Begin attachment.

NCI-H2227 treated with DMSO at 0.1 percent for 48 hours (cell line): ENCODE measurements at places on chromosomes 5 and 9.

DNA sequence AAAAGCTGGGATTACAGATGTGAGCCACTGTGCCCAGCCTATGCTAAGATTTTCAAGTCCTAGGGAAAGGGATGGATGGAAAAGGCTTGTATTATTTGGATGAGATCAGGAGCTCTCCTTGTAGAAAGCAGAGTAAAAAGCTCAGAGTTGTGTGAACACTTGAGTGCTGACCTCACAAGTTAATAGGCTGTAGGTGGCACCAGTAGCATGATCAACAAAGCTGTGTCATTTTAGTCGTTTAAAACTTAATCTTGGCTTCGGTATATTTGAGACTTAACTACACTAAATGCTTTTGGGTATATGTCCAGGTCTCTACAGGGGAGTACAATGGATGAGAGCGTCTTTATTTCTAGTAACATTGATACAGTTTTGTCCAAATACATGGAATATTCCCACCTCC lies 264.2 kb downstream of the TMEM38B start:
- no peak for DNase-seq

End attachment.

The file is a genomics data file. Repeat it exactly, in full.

NCI-H2227 treated with DMSO at 0.1 percent for 48 hours (cell line): ENCODE measurements at places on chromosomes 5 and 9.

DNA sequence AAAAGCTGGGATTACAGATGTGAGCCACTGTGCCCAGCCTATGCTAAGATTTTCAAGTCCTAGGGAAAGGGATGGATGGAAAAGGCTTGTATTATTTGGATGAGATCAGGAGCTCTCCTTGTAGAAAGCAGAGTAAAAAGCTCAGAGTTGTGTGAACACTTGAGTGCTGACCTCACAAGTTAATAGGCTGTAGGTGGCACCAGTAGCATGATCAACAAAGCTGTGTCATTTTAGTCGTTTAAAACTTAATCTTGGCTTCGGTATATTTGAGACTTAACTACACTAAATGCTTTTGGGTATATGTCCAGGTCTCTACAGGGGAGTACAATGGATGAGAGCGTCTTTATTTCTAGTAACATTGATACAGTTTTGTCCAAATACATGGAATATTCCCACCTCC lies 264.2 kb downstream of the TMEM38B start:
- no peak for DNase-seq